Pangai, 22, is in his first season at the Raiders having played one game with the North Queensland Cowboys in 2012.

The mass changes are in response to the Raiders conceding more than 50 points in their past two games for just the second time in the club’s history.

The Raiders (3-6) were thrashed 54-12 by the New Zealand Warriors in Auckland last weekend – a fortnight after a 54-18 belting at the hands of Manly at Brookvale Oval.

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Tallis knew Milford would honour deal

Gordon Tallis believes the Raiders’ recent hefty losses would have made Milford’s decision to join the Broncos easier. Photo: Jeffrey ChanRaiders star Anthony Milford was in a suburban shopping centre in Brisbane during the pre-season when he introduced himself to Broncos and Queensland great Gorden Tallis.
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So Tallis wasn’t shocked when Milford announced on Monday he would honour his contract to join the Broncos for the next two seasons in the face of a massive offer to stay in Canberra.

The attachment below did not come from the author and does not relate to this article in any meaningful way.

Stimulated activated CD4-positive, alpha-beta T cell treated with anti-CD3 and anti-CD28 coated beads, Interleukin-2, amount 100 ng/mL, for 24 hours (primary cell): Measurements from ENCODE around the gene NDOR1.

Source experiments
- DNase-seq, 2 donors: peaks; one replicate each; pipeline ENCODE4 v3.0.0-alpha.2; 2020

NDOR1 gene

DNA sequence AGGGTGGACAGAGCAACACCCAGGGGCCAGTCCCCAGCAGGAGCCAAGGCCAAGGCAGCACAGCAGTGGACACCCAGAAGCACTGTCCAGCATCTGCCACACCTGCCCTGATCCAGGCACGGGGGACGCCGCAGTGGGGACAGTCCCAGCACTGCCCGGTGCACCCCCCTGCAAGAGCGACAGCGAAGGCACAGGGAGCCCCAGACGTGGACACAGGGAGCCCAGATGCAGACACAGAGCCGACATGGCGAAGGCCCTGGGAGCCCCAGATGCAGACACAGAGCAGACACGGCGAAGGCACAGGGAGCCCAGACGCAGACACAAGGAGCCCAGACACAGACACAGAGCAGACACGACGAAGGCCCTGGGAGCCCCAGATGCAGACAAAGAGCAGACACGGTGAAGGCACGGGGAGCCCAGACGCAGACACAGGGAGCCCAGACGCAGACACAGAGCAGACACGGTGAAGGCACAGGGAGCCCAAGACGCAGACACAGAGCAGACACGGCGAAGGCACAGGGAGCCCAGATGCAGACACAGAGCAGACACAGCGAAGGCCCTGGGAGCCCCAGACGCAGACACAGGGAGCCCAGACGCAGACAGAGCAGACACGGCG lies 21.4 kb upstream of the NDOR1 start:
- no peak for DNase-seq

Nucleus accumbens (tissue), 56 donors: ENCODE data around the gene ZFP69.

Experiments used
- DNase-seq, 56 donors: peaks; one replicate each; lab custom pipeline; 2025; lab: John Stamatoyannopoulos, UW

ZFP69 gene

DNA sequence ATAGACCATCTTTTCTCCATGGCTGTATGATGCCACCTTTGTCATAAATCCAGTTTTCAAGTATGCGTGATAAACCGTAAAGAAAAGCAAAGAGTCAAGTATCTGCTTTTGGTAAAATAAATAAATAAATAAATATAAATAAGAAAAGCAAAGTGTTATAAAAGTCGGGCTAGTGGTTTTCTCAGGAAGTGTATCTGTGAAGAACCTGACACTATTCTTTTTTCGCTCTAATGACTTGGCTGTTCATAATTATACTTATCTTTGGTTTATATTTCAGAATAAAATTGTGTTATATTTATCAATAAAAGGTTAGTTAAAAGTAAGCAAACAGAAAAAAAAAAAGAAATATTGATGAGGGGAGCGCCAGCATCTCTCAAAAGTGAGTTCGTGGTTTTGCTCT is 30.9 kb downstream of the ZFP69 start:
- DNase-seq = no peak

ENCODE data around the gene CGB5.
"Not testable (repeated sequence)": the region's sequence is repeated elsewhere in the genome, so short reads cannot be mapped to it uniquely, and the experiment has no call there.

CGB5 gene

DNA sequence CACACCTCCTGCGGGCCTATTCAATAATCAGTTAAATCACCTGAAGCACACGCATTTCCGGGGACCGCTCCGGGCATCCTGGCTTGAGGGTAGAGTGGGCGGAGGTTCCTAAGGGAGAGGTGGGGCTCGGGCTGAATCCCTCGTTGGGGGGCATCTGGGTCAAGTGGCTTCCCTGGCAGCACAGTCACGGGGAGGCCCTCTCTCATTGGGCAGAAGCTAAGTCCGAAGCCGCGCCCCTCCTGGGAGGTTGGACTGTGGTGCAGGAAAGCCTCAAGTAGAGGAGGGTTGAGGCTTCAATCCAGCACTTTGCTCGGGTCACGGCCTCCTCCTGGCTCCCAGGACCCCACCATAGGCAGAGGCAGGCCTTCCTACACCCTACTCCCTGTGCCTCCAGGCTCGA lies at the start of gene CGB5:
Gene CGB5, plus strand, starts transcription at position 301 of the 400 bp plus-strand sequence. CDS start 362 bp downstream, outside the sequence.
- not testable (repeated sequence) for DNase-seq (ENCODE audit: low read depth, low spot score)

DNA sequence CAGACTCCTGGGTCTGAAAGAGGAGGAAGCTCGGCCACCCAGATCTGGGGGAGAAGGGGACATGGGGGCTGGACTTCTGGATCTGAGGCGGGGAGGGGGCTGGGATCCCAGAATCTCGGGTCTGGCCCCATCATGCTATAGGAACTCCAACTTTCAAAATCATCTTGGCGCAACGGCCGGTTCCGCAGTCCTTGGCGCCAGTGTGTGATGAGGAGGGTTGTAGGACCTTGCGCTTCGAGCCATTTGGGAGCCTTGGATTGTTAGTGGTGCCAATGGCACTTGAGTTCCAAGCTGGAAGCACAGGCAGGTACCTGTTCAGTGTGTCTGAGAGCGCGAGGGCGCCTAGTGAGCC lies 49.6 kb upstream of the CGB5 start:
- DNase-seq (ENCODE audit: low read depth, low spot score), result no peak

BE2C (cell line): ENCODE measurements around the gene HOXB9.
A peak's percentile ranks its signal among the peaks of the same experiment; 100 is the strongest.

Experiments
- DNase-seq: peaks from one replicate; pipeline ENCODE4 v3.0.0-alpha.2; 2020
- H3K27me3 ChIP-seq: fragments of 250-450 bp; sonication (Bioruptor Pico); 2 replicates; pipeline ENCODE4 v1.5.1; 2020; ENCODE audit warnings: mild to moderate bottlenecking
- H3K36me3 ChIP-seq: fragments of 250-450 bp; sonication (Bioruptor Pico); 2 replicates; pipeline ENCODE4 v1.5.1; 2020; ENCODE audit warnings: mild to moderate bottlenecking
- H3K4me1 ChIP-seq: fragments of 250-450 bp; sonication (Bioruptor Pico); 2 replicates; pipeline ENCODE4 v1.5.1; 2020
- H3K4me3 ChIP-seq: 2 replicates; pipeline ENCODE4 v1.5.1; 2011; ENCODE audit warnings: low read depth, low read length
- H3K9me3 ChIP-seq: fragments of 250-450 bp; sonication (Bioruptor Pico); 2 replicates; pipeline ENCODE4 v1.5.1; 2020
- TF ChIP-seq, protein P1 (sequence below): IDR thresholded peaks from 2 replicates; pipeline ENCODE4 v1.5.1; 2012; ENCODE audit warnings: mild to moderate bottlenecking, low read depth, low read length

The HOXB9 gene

The Raiders had dangled more than $1 million a season in front of Milford to convince the 19-year-old to change his mind about returning to the city where he grew up.

Tallis believed the Raiders’ recent hefty losses would have made Milford’s choice to join the Broncos easier and applauded him for sticking to his word.

The former Broncos captain was always confident Milford would follow through on his decision after running into him earlier this year.

“He walked up to me in a shopping centre, I didn’t know him, and introduced himself and said he couldn’t wait to come and play,” Tallis said.